A dystopian future. A society at war and under night-time curfew. A rural family struggling to make ends meet as food – dropped in by helicopter – becomes scarce and life turns into a fight for survival. Enter the world of Dog Days, the opera by US composer David T. Little that caused quite a stir at its New Jersey première in 2012, has already spanned the States and has just gained its first European production in Bielefeld. With a gritty libretto by Royce Vavrek, it is based on the short story by Judy Budnitz and attempts to explore what it takes for man to return to his animal instincts.

<i>Dog Days</i> © Bettina Stöss
Dog Days
© Bettina Stöss

In this post-apocalyptic world, a man dressed as a dog has latched on to the family and become the pet of daughter Lisa. Dad, Howard, spends his days out hunting for food; Mother attempts to keep the household together while the two sons, Pat and Elliot, lay about the house and smoke weed, and Lisa sends unanswered texts to her best friend, Marjorie. The sense of a society on its knees and the family unit the only thing holding together is palpable. The food runs out in the dead of winter and the boys casually remember that they eat dogs in China, don’t they…? Howard gets his rifle. The men have been pointing out all along that ‘Prince’ is a man in a dog suit, but that no longer stops them. The gruesome final scene, entitled ‘The Three Ravens’, sees the three tearing into his flesh as Little’s music reaches body-churning volumes and the army arrives to arrest them and hand over their house to a new family. Will the same cycle happen again?

Klaus Hemmerie’s fluid staging, aided by the multi-room house of Tilo Steffens’s revolving set, keeps things moving dramatically, even though much of the ‘action’ is actually quite static and even contemplative at times – Little’s opera is divided into self-contained scenes and musically is almost in number form, with discrete arias, duets and ensembles. The music itself draws in influences as wide as Coplandesque folksiness and Heavy Metal, and the ten instrumentalists – clarinet, four strings, piano, electric guitar and percussion – engage as much with lyricism as frenetic energy. Little’s largely diatonic language doesn’t stray too far harmonically, setting up short motifs that build into riffs that in turn expand rather than develop, in Minimalist style. Hints of gamelan intrude in Lisa’s aria with the dog in the ‘Friends’ scene and the squealing rock guitar takes over when Howard breaks down in a home-wrecking fury in Act II. It is perhaps at its most effective when ‘music’ gives over to noise in the denouement.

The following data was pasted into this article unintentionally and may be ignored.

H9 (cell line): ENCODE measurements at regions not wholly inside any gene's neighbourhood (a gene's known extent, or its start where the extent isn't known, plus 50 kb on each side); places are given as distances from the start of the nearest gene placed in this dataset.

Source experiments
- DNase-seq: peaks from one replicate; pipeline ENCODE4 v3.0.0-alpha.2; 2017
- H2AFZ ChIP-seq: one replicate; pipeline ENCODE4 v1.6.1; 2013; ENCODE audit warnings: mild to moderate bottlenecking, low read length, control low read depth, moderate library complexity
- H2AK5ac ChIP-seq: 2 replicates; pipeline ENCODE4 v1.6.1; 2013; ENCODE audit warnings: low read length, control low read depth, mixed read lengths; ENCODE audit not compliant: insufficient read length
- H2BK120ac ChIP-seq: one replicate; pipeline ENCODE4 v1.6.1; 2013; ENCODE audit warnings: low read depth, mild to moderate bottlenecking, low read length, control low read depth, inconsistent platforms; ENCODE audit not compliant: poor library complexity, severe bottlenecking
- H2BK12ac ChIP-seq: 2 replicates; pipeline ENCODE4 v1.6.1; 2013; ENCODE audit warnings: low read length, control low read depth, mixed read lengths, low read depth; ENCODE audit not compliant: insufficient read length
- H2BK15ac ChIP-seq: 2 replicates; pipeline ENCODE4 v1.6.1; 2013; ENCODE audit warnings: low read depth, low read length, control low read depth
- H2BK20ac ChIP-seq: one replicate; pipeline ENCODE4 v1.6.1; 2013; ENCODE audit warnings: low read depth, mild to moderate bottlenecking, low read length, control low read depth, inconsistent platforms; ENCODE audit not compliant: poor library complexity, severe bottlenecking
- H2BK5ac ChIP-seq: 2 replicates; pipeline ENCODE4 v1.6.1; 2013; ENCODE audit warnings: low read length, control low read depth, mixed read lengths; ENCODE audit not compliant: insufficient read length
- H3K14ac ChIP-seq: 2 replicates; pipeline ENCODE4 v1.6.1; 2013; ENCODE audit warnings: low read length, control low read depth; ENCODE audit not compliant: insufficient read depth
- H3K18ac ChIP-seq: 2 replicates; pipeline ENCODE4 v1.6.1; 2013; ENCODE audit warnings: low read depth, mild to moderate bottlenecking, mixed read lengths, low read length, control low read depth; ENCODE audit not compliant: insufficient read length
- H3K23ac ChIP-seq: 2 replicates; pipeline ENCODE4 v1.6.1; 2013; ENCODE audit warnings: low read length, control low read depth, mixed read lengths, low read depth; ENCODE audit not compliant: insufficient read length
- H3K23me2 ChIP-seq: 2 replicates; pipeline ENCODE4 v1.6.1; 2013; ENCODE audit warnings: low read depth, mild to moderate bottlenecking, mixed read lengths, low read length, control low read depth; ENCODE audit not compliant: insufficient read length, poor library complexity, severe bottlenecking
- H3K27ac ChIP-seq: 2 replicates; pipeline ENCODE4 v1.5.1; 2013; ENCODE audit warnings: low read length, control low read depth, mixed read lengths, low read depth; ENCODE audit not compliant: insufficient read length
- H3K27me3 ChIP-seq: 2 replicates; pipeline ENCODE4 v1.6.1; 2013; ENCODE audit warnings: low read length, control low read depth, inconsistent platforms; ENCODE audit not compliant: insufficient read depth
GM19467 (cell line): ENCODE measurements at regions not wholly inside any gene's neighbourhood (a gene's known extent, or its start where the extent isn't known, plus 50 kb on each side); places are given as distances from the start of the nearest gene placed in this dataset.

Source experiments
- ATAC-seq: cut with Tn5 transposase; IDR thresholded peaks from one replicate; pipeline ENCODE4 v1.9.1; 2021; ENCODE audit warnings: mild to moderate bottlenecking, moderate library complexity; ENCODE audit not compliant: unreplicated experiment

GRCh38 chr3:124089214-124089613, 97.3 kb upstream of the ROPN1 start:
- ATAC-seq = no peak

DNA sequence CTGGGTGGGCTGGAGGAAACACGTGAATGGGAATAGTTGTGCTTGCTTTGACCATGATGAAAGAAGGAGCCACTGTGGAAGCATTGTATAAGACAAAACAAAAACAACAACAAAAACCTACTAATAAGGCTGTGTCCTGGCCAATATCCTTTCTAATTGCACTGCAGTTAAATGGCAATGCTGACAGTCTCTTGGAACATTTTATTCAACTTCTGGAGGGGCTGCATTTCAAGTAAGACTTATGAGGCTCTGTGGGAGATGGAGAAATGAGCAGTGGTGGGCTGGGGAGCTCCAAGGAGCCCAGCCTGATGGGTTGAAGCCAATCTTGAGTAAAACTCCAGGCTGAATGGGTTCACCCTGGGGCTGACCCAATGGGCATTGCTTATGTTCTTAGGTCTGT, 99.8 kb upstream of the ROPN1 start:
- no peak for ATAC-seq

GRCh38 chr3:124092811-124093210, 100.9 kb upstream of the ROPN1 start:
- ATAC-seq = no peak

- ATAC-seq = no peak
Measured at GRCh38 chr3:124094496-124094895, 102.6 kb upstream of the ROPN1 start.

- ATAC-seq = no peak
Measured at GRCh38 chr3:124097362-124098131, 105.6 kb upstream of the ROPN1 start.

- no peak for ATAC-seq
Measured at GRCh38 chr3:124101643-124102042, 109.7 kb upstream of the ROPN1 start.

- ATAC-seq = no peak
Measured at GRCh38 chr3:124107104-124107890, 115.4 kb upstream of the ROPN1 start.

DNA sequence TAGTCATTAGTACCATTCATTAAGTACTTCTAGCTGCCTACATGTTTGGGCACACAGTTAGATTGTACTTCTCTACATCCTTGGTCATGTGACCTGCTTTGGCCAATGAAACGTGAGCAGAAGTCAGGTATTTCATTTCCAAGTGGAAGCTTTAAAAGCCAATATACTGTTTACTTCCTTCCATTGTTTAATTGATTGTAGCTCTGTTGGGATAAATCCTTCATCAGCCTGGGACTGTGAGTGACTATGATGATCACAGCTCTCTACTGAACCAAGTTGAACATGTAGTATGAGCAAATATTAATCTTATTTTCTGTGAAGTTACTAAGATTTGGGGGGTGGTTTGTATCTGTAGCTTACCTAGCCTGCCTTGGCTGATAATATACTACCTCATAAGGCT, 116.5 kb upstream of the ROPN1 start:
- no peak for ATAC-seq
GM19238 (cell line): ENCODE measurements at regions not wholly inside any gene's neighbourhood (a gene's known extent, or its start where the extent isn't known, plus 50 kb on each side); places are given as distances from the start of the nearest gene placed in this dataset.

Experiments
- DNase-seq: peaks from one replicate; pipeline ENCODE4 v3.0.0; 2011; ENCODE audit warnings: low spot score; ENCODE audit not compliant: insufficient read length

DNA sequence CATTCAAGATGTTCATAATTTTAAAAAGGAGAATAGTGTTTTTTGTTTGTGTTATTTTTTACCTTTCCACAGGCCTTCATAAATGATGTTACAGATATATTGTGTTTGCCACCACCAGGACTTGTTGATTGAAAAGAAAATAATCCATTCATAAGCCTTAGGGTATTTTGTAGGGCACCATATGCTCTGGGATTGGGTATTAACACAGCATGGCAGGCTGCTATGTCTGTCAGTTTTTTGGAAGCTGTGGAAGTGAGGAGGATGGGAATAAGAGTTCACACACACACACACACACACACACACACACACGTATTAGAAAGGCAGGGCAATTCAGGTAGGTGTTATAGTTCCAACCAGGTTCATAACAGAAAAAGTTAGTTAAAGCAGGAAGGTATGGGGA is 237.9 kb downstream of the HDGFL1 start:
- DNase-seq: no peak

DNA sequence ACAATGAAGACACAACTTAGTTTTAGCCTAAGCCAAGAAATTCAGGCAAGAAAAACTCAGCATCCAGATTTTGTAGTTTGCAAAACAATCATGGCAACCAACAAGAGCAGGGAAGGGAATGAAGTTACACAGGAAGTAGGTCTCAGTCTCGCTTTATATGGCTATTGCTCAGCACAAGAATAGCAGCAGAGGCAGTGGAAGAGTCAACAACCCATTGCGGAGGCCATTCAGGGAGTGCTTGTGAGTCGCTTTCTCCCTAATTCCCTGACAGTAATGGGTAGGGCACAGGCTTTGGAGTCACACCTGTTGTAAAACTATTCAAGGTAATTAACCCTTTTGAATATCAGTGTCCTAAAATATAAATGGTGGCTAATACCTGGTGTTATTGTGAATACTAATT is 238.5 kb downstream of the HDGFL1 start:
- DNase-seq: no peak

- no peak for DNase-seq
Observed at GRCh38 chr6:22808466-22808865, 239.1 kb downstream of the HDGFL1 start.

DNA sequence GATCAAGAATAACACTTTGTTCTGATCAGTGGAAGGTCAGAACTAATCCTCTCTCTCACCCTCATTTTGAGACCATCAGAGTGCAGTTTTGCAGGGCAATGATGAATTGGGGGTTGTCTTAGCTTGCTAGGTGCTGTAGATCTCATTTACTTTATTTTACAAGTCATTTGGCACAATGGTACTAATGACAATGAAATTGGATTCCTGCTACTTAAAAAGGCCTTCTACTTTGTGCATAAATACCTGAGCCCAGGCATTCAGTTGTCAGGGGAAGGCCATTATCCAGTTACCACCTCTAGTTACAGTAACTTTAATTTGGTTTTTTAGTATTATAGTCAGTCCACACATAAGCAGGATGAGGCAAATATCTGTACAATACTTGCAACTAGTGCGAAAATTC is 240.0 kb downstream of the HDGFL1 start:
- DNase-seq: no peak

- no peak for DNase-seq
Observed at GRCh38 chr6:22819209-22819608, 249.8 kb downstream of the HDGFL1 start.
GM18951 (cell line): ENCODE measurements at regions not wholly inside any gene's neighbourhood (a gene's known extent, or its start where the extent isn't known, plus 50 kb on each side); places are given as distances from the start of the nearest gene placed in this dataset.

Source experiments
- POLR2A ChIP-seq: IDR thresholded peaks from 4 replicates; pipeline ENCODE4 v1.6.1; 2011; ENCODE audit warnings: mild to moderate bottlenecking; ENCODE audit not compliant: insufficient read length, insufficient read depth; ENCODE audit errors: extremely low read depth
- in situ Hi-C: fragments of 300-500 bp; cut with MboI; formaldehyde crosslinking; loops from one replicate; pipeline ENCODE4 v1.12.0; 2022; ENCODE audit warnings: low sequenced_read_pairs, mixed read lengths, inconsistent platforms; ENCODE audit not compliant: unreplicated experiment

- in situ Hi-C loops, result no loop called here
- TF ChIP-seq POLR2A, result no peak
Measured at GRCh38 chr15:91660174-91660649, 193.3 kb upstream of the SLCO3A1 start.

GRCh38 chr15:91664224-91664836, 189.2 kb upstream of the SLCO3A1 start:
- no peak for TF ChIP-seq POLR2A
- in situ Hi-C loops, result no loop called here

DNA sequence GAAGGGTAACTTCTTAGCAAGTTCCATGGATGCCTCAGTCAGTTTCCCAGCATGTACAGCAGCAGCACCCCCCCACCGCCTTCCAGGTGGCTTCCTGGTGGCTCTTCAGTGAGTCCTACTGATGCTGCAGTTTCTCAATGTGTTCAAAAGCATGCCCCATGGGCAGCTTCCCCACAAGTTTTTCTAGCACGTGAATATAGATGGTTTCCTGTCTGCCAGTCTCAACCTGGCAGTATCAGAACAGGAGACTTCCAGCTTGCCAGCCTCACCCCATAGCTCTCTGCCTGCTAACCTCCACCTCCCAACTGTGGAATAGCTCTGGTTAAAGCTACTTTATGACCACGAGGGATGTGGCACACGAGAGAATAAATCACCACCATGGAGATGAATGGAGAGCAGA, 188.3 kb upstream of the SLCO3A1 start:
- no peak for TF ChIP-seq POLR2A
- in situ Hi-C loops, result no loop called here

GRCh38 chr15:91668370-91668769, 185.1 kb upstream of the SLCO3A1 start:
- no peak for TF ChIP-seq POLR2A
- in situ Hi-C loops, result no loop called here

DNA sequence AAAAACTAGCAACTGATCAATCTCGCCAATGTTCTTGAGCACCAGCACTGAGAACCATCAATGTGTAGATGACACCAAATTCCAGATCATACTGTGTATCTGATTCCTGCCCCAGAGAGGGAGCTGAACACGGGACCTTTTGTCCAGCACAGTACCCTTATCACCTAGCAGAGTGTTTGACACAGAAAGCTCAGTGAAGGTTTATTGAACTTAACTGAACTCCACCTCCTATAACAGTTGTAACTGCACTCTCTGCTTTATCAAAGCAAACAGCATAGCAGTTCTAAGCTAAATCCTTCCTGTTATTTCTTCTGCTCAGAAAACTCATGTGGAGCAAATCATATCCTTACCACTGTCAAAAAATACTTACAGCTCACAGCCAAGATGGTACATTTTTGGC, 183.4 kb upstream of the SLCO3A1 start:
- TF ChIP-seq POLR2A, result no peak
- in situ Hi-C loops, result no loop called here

<i>Dog Days</i> © Bettina Stöss
Dog Days
© Bettina Stöss

Little’s vocal writing is highly effective and operatic in its reach. The singing cast of six (the dog does no more than howl a couple of times) had rather varying approaches to American-English in pronunciation and accent, and communication wasn’t helped by the rather coarse vocal amplification used, which tended to divorce consonants from vowels. That said, Nienke Otten’s Lisa was the most convincing, and as the lead role, she particularly excelled in her two very long solo scenes, sensitive to the words and musical line. Yoshiaki Kimura’s Howard could be a bit blustery, but Melanie Kreuter made the mother a sympathetic figure. As the two sons, Lianghua Gong and Max Friedrich Schaeffer had satisfyingly contrasted tenor voices and made plausible teenage layabouts. The cameo from mezzo Nohad Becker as the Soldier made one wish her role had been longer than it was; and actor Omar El-Saeidi’s ‘Prince’ drew sympathy entirely through the use of body language. Menijn van Driesten presided over pit and stage with authority and drew music of power, delicacy and energy from his select band.

Little's latest opera, JFK, premieres in Fort Worth next month and, based on the experience of Dog Days, expectations are high.

****1